Killer Presentation Skills

 1. You have to make the audience comfortable and focused. You have to control anxiety, and this would be very important if the speech is too long. The point is that you as the speaker want your audience to focus on your message, and that won’t happen if they are not focused. Physical problems in the same environment as the speech will distract. Sometimes they cannot be helped. The worse offense is when the speaker himself takes a shipping company attitude, that every time you turn around, the speaker is saying something that causes the audience to leave his train of thought and travel away on some off comment he has made. “Journeys of Self-Discovery” there are all kinds of things you can discover on your own. Direct eye-contact promotes focus with the speaker. YOU MUST LOOK AT THE AUDIENCE

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Presentations: Storyboarding: Tips & Tricks

In this post, I am going to give you some tips and tricks to storyboarding or moodboarding a missionary presentation.

Also see this website/series of pages: Effective Slide presentations

Recent Posts (last 3 months)

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Presentations: Actual Storyboarding & Software

In “the olden days” a storyboard was made on 4×6 note cards, drawn in pencil, and arranged freely. This is still a valid method of doing things, although I am getting the impression that with each new generation, these people physically cannot pick up a pencil and write on paper. That “art” apparently has gone the way of the dinosaur. So I will suggest some storyboarding software for the modern generation. But before I do, please take the time to read how we do this with paper and pencil. It is important, and you will get the essentials here, before you go to software.

First thing, you are “brainstorming” here, taking what you have, getting ideas, trying to get some kind of direction (end goal, objective) in sight, and also getting some flow (select elements and put them in order).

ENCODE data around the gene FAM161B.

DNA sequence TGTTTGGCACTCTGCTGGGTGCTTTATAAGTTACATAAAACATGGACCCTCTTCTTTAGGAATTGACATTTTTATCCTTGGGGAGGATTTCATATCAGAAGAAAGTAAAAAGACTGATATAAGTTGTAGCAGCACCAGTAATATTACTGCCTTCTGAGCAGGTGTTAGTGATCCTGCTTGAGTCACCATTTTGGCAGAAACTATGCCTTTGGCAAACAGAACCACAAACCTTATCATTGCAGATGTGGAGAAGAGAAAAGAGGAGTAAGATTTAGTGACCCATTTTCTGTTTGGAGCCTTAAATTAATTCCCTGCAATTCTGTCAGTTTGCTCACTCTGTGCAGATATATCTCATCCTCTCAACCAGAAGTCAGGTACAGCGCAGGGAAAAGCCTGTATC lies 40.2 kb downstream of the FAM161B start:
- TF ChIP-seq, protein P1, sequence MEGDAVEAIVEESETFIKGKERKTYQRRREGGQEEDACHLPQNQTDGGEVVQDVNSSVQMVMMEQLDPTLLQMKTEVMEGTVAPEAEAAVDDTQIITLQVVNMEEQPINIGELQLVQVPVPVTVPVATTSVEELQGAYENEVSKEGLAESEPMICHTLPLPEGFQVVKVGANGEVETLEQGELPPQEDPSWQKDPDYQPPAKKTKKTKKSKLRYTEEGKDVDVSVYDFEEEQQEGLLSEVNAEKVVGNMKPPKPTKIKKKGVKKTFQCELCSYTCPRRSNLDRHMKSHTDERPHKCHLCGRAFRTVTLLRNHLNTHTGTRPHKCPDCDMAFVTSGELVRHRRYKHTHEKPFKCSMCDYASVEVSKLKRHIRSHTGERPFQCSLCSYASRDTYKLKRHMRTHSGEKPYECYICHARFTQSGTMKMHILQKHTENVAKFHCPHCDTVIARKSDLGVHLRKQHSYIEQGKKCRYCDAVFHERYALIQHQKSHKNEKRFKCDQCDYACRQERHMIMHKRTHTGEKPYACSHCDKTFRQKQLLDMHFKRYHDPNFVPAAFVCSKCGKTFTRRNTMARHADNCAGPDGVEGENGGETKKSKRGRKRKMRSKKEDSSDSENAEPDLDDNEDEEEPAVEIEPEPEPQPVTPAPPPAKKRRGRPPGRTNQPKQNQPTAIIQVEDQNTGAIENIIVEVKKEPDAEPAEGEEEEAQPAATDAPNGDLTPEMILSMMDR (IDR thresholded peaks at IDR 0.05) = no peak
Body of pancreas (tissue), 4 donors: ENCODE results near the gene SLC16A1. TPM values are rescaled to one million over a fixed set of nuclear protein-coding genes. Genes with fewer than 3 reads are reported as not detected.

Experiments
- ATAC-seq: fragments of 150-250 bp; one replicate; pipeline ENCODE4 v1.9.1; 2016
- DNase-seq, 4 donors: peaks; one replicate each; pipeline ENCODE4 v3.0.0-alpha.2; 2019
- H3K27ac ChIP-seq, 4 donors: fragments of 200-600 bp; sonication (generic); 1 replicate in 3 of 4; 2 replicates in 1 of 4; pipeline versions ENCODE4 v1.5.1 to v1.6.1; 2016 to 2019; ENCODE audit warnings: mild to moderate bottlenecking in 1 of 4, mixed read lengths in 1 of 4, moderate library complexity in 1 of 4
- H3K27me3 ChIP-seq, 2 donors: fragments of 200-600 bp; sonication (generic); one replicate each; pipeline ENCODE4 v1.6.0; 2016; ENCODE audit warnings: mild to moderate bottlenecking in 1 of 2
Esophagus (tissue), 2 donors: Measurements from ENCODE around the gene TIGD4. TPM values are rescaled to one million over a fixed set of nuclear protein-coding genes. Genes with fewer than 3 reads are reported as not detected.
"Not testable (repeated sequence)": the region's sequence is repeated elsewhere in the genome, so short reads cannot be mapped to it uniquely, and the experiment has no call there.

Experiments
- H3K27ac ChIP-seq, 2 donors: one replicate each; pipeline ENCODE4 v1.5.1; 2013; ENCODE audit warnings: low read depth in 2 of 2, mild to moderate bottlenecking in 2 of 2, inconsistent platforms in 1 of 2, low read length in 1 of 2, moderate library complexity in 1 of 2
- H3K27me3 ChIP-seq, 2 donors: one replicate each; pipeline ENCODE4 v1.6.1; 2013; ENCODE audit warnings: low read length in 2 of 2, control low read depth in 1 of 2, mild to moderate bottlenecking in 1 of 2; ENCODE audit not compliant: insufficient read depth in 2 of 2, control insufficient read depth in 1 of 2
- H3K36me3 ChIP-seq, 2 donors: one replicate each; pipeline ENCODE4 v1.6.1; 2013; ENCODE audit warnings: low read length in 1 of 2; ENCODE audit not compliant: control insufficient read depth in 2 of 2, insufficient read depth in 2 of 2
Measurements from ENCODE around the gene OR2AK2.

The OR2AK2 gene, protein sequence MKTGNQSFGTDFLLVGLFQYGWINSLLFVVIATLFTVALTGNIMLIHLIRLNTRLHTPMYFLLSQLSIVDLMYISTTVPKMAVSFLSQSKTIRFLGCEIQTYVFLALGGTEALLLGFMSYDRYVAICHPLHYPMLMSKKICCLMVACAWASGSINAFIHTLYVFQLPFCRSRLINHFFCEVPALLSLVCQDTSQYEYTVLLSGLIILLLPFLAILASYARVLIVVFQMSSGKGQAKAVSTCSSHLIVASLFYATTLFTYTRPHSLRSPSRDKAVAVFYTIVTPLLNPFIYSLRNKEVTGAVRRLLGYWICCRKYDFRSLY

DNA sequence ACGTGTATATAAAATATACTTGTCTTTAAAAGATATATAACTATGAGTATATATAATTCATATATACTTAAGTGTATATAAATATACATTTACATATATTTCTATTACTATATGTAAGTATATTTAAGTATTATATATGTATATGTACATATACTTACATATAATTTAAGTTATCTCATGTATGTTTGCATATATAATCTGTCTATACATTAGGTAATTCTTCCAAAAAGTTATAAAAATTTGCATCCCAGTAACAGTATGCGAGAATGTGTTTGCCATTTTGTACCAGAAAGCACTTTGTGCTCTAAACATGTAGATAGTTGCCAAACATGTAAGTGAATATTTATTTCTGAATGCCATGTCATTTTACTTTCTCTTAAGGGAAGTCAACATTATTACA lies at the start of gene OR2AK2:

The absolutely essential element in your brainstorming is that the means of doing this must be flexible where you can take two “slides” and insert a new one or ten in at that point, and also take a single slide or slides and move them to another place. You can do this with word processing software, or even with presentation software like PowerPoint which is probably the most well-know and serious presentation software.

Secondly, realize that what is on the paper is not the key. It is a representation of a reality in your head. It is a placeholder at this point. So arrange your presentation, and write down things as much or as little as needed depending on how ideas are flowing. You will go back and review what each slide has, and how to get images or design a slide to present that idea.

Again, flexibility is the key. You want your ideas “on paper” so that once there you can analyze them, change them, amplify them, reduce or delete them, or rearrange them. All of this is the brainstorming and storyboarding part of making a presentation. I don’t like the idea of using a big powerful program like Powerpoint for this. Microsoft has a program called Visio to do this before you start in PowerPoint, so PowerPoint really isn’t designed for this either.

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